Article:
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Your Image on a Budget


Alaina R. Alexander and Bridgitte C. Nance

In college or art school your choice of clothing was reflective on the following three things: your mood, budget or failure to do your laundry on a regular basis. Those oversized butterfly sunglasses that made you a fashion hit with your classmates may give an altogether different impression on a potential employer/client.

When I graduated from college and began looking for work, I realized that I lacked suitable clothing for job interviews. Most of clothing was  either in need of repair or more appropriate for a social occasion. Unfortunately, I was on a strict budget that wouldn't allow me to spend a lot on a new wardrobe. I learned the value of  buying  simple clothing in basic colors. My wardrobe wasn't the most exciting, but I did look appropriate for the office and other business related events.

-Alaina Alexander

Generally, the creative arts industry offers a more relaxed clothing atmosphere than  a profession in the financial industry, however there are still limits to this. There are basics that everyone should have in their wardrobe whether they be a production assistant or creative services manager.

One of the biggest things that prevents us from seeking is to improve our wardrobe is lack of cash. However, building up a solid wardrobe does not have to be an expensive or time consuming undertaking. Ask yourself the following questions before building a new wardrobe:

Casual Friday rule:
It is a safe bet that Casual Friday at your office does not mean wearing the most ripped up jeans shirt in your wardrobe. If you are unsure err on the side of conservative by wearing khakis and a buttoned down shirt.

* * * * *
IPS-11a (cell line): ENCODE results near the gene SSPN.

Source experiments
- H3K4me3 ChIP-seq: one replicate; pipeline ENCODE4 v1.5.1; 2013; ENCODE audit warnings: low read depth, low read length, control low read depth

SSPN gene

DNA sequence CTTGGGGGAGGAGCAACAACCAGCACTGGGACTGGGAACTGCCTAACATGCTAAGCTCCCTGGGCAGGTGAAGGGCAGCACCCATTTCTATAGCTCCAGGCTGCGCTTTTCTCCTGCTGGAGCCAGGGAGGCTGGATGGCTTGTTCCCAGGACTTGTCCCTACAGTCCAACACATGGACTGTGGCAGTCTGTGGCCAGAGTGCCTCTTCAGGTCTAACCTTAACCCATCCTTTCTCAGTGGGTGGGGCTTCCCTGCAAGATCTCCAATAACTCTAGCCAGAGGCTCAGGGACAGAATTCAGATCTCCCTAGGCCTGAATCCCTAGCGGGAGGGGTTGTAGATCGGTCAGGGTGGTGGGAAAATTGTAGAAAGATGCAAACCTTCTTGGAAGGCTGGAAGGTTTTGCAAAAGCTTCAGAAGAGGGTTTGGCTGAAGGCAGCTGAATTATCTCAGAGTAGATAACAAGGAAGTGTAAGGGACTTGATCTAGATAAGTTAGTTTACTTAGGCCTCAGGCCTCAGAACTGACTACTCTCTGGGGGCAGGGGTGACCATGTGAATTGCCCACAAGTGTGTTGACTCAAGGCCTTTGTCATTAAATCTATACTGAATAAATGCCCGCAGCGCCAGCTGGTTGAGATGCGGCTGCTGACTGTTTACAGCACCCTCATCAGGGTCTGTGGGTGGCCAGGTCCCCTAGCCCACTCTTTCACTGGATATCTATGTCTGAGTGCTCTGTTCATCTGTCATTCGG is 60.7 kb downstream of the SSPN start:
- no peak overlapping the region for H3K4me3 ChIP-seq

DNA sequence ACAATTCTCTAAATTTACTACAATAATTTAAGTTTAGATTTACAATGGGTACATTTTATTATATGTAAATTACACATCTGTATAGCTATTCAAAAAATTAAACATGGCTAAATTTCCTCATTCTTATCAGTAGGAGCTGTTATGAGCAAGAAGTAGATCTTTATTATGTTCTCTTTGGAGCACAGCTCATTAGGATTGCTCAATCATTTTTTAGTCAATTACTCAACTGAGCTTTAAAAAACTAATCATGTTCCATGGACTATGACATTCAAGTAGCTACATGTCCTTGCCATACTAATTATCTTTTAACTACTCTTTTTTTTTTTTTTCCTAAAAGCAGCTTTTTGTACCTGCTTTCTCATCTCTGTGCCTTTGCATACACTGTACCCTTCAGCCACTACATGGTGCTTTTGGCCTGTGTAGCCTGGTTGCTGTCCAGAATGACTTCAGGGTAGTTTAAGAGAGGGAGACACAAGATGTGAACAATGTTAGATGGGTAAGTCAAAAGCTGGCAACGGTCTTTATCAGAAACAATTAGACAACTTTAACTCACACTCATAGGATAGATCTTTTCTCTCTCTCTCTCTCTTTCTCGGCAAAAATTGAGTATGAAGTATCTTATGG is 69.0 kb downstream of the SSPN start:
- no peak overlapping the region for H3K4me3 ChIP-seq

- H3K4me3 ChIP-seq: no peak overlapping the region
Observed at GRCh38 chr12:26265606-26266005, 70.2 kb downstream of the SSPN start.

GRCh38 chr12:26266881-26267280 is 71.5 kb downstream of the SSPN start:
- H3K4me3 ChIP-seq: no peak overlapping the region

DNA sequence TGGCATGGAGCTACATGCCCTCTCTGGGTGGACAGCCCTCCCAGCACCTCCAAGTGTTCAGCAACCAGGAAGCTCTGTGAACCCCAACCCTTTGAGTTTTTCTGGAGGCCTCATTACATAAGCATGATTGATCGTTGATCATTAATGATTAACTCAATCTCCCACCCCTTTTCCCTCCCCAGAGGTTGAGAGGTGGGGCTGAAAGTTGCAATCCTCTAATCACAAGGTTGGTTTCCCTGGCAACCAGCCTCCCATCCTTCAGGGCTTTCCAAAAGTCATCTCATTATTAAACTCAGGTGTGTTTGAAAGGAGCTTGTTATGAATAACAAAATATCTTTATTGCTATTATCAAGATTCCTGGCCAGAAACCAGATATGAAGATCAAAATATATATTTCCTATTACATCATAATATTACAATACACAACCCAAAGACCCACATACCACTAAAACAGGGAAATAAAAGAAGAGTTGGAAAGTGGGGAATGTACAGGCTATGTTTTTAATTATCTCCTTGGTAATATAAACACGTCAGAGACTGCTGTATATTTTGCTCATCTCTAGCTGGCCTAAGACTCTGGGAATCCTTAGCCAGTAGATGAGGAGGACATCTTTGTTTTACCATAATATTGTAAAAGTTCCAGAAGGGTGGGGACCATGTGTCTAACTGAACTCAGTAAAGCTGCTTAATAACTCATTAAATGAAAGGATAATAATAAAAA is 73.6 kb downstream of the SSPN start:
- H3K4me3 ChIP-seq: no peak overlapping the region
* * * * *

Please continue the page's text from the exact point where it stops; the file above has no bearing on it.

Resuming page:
After business functions
The purpose of  after business functions are to social with co-workers and industry peers. These events are not the time to show off your feather boa and pleather ensemble. If after hours business functions cramp your style. Make an appearance for 90 minutes and then go home and change into your club wear.

Ladies: You need at two semi- formal dresses in your closet. Preferably they are black , maroon or midnight blue. One of the dresses is for the Fall/Winter season and the other is for Spring/Summer. A black velvet blazer makes a great cover up in colder weather. During the warmer months, a satiny wrap works well. If you are really strapped for cash a long black velvet or satin skirt with a glittery long or short sleeved top works at many after hours functions. Just make sure you arenít exposing a lot of leg  or cleavage.  Black  velvet or satin palazzo pants  can also be used as semi-formal wear.

Gentlemen: A black or dark suit generally works well for most occasions. At the very least khaki pants shirt and tie with a navy blue blazer can go to many after hours business functions. Invest in at least three nice ties.

Casual  or daytime events business events
For more casual daytime events khakis and a long sleeved buttoned down shirt or a sweater. Even though these events are more casual  your clothing should be clean and pressed. Halter tops and cutoff jeans won't cut it at the company barbeque. Investigate the dress code of the establishment if your business event centers around activities such as: golf or tennis.

Tips to look professional on any budget

1. Get your measurements taken by a professional tailor or seamstress
2. Check thrift stores for tailored navy blue blazers
3. Purchase your wardrobe at the end of the season. (aka buying your winter coat in July)
4. Stick to basic neutral colors and simple styles
5. Hold a clothing exchange with friends
6. Shop for semi-formal wear right after prom season in late May
7. Browse for professional wear at expensive department stores and then buy the knockoffs at discount stores
8. Avoid filling your wardrobe with a lot of dry clean only items
9. Retire worn out and or damaged clothing
10. Try on each item clothing before purchasing it
11. Examine clothing carefully for rips, stains and snags.

Clothes for Production and Office wear